You might as well keep on drinking them. It isn't going to get any more body. The VR Cab is the most disappointing kit I ever made. It tasted good but was very weak on the body side. I made it twice. Once per direction and once with extra oak for extra body. I ended up using these kits for top up wine for future kits.
 

jimk

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No, aging doesn't add any body. The lower end kits are not going to be full of body.

From my reading here, the more expensive kits that have more juice, and grape skins included, will give you the body and mouthfeel you expect.

I think there's some other tricks too, but I don't want to mention them as I have much to learn still.
Any suggestions what kits to use?
 

Malkore

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Again, I'm a noob to making wine, but my understanding is the more concentrate they give, the more body in the end.
I made a WineXpert kit, Vinter's Reserve and it was about 3gallons of juice, and the kit was about $60.

The kits by WineXpert that are over $100 all have more than 4 gallons of concentrate per the box, and I'd bet their red kits have grape skins too.

Someone will correct me if I"m wrong :)
 

Tom

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Again, I'm a noob to making wine, but my understanding is the more concentrate they give, the more body in the end.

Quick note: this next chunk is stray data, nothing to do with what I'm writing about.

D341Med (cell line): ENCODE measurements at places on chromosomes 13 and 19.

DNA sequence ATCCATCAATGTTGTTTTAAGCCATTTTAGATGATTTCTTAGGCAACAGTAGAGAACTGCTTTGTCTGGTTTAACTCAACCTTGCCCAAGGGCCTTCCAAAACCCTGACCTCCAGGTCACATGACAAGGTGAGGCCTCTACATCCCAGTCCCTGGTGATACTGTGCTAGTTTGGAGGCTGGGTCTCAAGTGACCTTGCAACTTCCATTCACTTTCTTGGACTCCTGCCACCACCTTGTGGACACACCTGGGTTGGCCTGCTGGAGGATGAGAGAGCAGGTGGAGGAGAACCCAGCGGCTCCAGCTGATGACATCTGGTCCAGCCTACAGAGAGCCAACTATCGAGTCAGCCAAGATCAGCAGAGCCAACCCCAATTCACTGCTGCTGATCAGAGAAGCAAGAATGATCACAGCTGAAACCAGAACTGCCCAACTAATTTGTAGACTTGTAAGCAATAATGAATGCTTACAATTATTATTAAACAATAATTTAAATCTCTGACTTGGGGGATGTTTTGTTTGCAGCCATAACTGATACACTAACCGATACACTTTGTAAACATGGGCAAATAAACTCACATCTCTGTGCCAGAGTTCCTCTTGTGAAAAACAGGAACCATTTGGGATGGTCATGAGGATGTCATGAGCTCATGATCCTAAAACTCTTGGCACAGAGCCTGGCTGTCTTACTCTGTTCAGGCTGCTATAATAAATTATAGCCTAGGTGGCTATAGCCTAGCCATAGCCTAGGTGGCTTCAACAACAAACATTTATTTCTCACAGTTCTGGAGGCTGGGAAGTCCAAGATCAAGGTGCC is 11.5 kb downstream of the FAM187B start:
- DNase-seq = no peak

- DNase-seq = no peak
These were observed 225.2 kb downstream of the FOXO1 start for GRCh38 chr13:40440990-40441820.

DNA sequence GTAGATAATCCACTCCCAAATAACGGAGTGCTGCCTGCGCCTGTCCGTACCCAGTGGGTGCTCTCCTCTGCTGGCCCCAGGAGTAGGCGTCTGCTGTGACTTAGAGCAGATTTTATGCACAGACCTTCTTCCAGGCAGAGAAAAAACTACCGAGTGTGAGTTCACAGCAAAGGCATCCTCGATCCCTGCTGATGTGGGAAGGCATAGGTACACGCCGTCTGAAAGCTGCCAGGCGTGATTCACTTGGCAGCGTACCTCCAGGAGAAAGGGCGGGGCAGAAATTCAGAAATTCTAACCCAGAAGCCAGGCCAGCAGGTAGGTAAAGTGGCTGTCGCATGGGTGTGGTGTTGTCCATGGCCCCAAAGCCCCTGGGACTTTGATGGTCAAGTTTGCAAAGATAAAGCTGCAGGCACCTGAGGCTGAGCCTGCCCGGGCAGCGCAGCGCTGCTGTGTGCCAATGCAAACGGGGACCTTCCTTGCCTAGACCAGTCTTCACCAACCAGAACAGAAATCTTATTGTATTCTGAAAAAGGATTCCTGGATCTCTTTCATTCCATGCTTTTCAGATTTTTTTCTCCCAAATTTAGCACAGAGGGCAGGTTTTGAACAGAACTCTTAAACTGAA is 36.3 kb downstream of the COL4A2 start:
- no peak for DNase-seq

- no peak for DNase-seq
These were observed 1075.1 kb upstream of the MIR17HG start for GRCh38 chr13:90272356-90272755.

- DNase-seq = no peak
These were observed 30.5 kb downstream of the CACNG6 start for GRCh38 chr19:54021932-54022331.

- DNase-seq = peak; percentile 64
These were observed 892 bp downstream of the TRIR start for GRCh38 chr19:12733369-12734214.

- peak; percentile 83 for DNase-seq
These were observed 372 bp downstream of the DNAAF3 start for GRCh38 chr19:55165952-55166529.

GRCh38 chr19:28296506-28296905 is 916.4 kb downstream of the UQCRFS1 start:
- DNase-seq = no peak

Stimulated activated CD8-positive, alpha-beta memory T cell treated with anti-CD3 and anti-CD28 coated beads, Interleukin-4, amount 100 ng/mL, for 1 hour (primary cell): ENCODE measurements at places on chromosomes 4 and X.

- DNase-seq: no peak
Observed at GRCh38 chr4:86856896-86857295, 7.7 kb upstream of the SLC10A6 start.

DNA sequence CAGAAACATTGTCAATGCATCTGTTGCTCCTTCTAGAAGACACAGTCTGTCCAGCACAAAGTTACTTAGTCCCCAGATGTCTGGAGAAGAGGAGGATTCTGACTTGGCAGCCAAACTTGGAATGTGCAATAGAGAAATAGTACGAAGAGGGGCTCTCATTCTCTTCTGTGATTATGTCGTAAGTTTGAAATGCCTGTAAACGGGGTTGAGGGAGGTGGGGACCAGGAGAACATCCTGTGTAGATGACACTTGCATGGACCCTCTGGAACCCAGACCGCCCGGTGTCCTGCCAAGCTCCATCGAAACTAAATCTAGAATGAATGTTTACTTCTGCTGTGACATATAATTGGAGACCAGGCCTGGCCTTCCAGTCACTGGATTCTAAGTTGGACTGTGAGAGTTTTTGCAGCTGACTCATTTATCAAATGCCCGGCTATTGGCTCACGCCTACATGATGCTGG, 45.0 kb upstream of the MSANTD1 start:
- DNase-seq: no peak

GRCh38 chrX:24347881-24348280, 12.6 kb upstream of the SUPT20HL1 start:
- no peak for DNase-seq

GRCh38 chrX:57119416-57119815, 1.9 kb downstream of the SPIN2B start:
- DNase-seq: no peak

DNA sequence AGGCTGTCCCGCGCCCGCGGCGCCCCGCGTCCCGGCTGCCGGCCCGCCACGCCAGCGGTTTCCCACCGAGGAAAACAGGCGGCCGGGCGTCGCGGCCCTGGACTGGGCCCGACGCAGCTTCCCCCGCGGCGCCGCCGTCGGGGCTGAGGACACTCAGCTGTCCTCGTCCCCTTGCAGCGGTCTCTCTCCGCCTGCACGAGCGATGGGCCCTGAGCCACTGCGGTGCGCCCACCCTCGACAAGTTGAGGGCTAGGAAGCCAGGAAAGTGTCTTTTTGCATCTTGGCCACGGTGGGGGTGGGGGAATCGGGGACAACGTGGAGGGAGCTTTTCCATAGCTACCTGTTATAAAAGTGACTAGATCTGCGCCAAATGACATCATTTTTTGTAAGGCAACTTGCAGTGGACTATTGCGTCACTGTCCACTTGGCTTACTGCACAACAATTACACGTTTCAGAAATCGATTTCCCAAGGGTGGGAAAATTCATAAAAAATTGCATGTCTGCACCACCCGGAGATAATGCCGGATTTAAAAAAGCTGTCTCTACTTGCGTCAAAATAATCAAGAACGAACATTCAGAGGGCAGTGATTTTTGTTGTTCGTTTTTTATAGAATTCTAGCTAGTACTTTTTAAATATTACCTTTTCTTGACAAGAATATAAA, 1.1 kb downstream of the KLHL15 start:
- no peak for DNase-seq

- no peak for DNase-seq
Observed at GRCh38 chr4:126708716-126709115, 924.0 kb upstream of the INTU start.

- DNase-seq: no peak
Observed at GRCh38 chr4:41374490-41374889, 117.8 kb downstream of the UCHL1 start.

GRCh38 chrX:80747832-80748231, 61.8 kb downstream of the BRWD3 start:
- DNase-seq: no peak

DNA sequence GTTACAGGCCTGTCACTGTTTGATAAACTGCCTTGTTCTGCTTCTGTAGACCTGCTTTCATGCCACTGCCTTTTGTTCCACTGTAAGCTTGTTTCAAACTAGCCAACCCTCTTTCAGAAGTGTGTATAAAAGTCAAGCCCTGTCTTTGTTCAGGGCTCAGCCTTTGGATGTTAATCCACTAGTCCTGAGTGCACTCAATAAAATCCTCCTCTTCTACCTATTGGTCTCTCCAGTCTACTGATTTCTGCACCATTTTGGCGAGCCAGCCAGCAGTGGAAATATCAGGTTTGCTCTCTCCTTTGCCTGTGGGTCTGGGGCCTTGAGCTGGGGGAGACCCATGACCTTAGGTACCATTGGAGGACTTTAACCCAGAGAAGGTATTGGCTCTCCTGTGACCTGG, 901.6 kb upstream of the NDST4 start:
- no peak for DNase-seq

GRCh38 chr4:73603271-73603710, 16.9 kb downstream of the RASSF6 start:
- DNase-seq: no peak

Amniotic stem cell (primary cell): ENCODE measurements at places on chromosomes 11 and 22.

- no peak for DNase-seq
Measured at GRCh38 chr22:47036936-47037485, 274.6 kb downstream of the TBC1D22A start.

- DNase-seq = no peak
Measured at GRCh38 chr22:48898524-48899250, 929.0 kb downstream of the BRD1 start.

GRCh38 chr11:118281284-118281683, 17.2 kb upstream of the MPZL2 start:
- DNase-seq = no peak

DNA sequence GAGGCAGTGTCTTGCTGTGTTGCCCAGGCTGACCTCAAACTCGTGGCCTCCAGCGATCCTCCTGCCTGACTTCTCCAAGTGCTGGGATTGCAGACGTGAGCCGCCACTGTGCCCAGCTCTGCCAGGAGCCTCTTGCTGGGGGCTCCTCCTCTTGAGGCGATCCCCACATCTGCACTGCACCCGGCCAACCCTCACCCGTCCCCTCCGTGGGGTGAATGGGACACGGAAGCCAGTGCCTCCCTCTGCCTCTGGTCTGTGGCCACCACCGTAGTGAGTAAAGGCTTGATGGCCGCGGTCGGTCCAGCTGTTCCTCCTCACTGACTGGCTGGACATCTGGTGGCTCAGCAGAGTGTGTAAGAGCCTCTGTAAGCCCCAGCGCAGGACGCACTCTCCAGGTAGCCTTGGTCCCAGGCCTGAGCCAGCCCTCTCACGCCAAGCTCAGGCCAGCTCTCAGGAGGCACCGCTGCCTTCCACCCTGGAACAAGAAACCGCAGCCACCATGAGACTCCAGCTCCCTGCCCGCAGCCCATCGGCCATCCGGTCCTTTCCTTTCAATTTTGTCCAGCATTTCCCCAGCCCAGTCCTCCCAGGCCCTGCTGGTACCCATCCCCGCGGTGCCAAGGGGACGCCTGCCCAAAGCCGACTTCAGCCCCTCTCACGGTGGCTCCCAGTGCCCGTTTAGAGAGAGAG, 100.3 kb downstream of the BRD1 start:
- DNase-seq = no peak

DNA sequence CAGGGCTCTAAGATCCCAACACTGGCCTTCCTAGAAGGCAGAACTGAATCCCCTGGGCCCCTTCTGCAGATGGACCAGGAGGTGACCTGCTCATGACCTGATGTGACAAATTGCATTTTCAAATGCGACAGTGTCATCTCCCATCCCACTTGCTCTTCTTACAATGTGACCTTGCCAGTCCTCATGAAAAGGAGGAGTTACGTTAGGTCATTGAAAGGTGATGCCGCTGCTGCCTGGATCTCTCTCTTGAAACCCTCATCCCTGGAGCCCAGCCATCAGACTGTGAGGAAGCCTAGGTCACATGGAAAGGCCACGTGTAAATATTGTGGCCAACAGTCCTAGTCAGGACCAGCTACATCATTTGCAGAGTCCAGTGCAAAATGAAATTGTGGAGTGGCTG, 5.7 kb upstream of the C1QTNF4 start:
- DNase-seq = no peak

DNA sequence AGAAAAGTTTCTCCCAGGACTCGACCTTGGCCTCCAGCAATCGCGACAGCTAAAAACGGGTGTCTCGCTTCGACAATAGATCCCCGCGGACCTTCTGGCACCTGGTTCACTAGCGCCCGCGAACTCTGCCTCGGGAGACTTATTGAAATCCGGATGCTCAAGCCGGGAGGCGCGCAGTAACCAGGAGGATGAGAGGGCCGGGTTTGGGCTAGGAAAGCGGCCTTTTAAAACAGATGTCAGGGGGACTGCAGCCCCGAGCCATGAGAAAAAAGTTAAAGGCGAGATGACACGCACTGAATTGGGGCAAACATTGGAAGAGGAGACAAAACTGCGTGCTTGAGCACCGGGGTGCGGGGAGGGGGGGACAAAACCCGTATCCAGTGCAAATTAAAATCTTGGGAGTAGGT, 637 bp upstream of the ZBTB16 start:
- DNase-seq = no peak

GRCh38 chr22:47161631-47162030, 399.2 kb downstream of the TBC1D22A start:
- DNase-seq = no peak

I made a WineXpert kit, Vinter's Reserve and it was about 3gallons of juice, and the kit was about $60.

The kits by WineXpert that are over $100 all have more than 4 gallons of concentrate per the box, and I'd bet their red kits have grape skins too.

Someone will correct me if I"m wrong :)
Not quite,
Vintners reserve is a 7.5 ltr kit (2 gallons) The lower end lacks the body but as you go up it can go to 18 ltr or all juice. The higher end will also have "skins" and just a better wine. If you break it down a $120 kit is only $4.00 each. Where can you get quality wine for that?
 

Wade E

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I love the RJS brand winery seriies or En Primeurs or even the Cru Select kits with grape skins. I have made almost every Winery Series kit they make and not 1 of them disappointed me at all and were chock full of body, the only ones I didnt do were the 1s that I did the EP which are of the highest quality or the Cru select which were Resticted quantity only. These kits in my opinion do not exhibit kit taste like Winexpert do and make a better wine IMO!
 

St Allie

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I did a cheap pinot as my first 30 bottle kit, added chopped raisins, some banana juice and a small pack of toasted oak to it. It's drinkable now.. pinot isn't huge on body anyway.. and I didn't bulk age it , just wanted to have a go. It's young tasting as expected but with a nice rounded flavour so far. Have squirrelled a few bottles away to taste further down the track.

I picked up a cellarcraft merlot for $70 and am going to tweak that one too.. these kits are just getting me by with something drinkable, without buying commercial wines, while my fruit wines mature.

The more expensive port kits are going to get the star treatment of bulk aging and locked down for special occasions.

Allie